"The first time he got my leg, and I could get a sense of his strength," Takahashi said. "That was at around two minutes [to go], but I didn't think I would lose. He went for a tackle and I thought, 'If I can turn him, I'll turn him, if I can't, I'll get points from standing.' I never thought I was in any danger."


Yuki TAKAHASHI (JPN) exposes Rei HIGUCHI for two points during Saturday's 57kg special wrestle-off. (Photo: Japan Wrestling Federation)

Higuchi remained the aggressor and again secured a single leg near the edge. But Takahashi was able to flatten out his opponent and, reaching over and grabbing a leg, levered him over for a 2-point exposure to go up 4-2 with 1:03 left. That's how it ended.

"Wrestling is six minutes and you never know what is going to happen, you can't let up from start to finish," said the 25-year-old Higuchi, who dropped to the mat in despair after the match. "I don't know what left me a step behind. I was able to do my attacking style of wrestling."

Following the match, Takahashi immediately called his wife, Sayaka, who was watching with Takahashi's parents and brother at their home in Yamanashi, a city 100 kilometers west of Tokyo where he is currently coach of his alma mater, Yamanashi Gakuin University.

"She was half-crying, half-ecstatic," said Takahashi, who credits her and his family for their moral support during the tough times when he thought his Olympic dream had been over.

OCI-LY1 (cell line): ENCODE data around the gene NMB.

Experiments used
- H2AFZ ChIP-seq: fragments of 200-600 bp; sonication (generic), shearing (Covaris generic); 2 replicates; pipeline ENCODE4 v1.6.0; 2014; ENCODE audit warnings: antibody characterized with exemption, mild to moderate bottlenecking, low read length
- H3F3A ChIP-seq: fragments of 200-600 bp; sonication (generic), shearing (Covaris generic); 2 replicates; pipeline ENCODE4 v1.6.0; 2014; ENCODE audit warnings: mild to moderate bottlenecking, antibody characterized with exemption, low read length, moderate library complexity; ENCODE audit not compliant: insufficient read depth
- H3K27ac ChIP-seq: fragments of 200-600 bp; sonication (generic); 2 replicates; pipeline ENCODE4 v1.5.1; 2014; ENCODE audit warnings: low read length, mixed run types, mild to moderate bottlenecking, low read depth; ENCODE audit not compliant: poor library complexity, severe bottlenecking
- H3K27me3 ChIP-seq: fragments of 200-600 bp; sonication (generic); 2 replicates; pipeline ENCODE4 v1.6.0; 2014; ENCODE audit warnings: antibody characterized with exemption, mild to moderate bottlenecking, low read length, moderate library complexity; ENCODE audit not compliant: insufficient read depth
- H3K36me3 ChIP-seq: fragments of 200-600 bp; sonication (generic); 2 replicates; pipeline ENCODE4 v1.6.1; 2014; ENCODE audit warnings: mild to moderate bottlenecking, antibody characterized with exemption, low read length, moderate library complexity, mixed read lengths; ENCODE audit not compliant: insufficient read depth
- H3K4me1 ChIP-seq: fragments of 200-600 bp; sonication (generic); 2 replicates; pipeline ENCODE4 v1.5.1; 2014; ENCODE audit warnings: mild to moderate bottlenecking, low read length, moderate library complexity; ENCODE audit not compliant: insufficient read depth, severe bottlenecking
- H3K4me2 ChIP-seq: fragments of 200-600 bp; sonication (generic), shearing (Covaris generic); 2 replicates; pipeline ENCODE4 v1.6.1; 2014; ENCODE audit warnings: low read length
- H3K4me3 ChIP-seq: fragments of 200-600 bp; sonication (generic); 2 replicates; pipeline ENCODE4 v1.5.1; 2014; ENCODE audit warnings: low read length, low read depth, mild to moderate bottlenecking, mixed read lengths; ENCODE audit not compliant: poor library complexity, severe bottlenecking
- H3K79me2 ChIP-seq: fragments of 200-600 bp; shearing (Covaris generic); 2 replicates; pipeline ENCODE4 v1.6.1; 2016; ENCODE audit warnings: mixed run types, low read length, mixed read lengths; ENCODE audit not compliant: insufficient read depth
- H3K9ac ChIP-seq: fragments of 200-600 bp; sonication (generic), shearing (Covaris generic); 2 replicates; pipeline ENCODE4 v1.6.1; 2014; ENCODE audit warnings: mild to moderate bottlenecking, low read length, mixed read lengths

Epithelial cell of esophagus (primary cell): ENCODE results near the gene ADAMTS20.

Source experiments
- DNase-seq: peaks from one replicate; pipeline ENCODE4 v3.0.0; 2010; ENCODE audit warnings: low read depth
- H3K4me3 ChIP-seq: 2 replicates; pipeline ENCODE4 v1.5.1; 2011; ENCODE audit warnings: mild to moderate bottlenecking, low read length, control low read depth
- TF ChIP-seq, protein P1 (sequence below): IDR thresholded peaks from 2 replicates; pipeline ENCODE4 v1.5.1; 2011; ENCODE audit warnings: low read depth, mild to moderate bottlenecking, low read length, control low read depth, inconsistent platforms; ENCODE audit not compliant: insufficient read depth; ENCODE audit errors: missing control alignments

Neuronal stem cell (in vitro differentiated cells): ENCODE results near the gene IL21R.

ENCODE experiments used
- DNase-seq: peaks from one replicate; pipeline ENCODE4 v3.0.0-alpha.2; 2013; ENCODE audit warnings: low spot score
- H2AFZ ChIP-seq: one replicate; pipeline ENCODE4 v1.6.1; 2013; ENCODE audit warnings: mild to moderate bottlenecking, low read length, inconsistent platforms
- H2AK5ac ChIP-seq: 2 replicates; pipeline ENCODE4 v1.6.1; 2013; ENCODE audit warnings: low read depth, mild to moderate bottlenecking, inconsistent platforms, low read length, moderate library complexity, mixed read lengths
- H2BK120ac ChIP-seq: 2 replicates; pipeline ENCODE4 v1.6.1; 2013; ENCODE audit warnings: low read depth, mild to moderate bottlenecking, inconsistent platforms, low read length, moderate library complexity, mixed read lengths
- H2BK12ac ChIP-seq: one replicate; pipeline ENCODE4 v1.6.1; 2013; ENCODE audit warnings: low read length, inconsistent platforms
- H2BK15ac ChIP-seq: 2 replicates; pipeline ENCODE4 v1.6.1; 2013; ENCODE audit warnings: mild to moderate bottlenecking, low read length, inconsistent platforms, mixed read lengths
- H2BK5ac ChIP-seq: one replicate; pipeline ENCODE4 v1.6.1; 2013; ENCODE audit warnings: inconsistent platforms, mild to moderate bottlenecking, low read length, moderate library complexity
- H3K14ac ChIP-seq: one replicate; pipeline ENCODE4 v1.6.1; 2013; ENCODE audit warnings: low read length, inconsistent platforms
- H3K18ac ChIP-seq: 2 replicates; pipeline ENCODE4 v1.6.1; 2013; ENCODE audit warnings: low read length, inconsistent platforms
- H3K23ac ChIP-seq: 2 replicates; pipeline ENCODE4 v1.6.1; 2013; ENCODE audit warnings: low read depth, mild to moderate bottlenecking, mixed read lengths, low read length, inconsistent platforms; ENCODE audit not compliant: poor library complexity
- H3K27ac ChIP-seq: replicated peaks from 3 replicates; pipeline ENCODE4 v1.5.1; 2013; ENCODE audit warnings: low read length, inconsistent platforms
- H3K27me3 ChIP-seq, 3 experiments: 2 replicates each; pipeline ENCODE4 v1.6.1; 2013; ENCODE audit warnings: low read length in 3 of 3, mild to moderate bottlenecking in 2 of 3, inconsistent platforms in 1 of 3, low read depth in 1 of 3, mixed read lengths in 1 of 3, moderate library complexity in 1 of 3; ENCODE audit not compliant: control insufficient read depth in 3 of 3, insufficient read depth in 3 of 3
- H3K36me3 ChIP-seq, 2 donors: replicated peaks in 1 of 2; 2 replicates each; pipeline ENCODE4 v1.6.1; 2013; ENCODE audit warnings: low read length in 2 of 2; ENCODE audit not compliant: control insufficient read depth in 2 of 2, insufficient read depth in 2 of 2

"Seeing them happy makes me happy. Without them, I wouldn't be here. I wanted to thank them...although it's not over yet. There is the wall of getting to the Olympics, the wall of getting a medal and the wall of winning the gold medal. I am over the first wall."

Takahashi later showed the media a handkerchief that Sayaka had made for him bearing a drawing of him with the Olympic rings, and messages from her and the rest of his family such as "Do as you always do!" and "Go, go, go Yuki! Grab the future!"

"With the writing on it, I thought I might not be able to use it because it isn't white," Takahashi joked.

The victory came nearly two years after Takahashi, also a world bronze medalist in 2018, came up short in his first attempt at clinching an Olympic spot, which he could have done by winning a medal at the 2019 World Championships in Nur-Sultan.

Instead, a 10th-place finish left the door open for others to enter the picture, which is what Higuchi did. After an unsuccessful attempt to wrest the 65kg spot from 2018 world champion Takuto OTOGURO---although he did win a world U-23 gold at that weight--- Higuchi went through the grueling process of dropping back down to 57kg, a struggle that cost him dearly at one point.